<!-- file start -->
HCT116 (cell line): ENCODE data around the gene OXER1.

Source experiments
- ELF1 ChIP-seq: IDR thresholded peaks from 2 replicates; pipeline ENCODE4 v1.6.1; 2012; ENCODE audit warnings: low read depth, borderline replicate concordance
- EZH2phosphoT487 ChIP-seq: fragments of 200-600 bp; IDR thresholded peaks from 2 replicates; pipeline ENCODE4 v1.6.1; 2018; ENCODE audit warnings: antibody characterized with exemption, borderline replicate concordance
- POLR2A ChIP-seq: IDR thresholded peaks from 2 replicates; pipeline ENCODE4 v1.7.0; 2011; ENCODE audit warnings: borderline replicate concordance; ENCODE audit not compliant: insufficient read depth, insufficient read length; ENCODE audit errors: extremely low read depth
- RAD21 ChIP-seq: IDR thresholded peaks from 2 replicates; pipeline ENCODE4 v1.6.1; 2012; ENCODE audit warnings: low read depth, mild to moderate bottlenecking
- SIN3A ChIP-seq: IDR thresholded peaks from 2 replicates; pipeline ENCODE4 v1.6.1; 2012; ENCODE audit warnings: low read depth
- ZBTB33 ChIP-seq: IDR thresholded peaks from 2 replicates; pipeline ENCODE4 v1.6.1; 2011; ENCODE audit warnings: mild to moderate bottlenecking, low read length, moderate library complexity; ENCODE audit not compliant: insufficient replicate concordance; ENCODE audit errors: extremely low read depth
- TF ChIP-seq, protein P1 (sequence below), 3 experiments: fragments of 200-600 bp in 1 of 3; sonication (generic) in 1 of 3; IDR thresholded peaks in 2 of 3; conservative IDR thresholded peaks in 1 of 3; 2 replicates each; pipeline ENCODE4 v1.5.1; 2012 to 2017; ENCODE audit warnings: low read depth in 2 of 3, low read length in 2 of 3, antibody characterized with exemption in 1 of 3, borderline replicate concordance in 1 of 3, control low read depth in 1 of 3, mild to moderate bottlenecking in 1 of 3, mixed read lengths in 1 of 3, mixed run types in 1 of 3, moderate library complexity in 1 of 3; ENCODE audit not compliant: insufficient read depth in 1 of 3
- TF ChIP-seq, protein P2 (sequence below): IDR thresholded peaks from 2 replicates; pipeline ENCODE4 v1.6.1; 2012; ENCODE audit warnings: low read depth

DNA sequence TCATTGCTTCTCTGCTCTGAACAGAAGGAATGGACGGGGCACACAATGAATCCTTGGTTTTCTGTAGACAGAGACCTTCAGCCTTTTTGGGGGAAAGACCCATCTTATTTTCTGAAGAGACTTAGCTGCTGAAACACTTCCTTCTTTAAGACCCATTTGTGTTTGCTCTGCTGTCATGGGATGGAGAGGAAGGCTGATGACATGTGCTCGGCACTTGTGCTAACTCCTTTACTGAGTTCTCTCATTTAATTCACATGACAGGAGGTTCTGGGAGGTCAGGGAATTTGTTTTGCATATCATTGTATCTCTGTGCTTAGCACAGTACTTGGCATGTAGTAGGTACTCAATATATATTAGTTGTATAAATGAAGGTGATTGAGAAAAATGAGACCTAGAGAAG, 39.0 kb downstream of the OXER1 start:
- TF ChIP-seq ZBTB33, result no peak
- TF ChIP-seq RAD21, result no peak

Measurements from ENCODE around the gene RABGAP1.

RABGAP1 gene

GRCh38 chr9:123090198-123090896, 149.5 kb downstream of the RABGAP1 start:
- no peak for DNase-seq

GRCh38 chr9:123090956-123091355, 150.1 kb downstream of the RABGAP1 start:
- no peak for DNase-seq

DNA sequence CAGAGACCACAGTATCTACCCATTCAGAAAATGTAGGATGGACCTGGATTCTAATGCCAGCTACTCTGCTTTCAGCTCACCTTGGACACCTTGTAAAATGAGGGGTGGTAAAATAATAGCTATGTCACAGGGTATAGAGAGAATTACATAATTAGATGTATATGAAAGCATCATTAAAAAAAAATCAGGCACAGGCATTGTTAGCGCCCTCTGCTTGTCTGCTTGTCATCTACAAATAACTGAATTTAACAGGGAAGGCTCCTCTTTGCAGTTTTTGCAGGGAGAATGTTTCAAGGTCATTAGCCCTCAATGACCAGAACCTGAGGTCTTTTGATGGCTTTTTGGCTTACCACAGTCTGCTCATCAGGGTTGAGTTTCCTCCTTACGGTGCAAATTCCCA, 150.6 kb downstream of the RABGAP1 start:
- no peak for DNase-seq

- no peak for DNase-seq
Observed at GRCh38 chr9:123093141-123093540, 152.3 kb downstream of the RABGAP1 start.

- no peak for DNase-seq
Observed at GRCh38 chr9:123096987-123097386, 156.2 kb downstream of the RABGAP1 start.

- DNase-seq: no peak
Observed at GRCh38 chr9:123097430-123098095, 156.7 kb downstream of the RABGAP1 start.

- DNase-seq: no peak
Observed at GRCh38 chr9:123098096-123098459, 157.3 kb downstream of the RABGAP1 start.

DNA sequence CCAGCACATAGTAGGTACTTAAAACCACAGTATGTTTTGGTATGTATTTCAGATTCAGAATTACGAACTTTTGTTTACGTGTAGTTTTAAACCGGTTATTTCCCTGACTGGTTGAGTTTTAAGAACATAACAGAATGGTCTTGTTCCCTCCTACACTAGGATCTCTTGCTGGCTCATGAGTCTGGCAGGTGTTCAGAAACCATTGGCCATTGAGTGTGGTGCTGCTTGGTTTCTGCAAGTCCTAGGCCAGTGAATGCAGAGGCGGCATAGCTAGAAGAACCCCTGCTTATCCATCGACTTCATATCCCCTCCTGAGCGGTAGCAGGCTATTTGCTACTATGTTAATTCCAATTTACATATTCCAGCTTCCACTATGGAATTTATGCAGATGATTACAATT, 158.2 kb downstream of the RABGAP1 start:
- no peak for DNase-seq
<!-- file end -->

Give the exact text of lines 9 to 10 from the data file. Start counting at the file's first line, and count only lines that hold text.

- TF ChIP-seq, protein P1 (sequence below), 3 experiments: fragments of 200-600 bp in 1 of 3; sonication (generic) in 1 of 3; IDR thresholded peaks in 2 of 3; conservative IDR thresholded peaks in 1 of 3; 2 replicates each; pipeline ENCODE4 v1.5.1; 2012 to 2017; ENCODE audit warnings: low read depth in 2 of 3, low read length in 2 of 3, antibody characterized with exemption in 1 of 3, borderline replicate concordance in 1 of 3, control low read depth in 1 of 3, mild to moderate bottlenecking in 1 of 3, mixed read lengths in 1 of 3, mixed run types in 1 of 3, moderate library complexity in 1 of 3; ENCODE audit not compliant: insufficient read depth in 1 of 3
- TF ChIP-seq, protein P2 (sequence below): IDR thresholded peaks from 2 replicates; pipeline ENCODE4 v1.6.1; 2012; ENCODE audit warnings: low read depth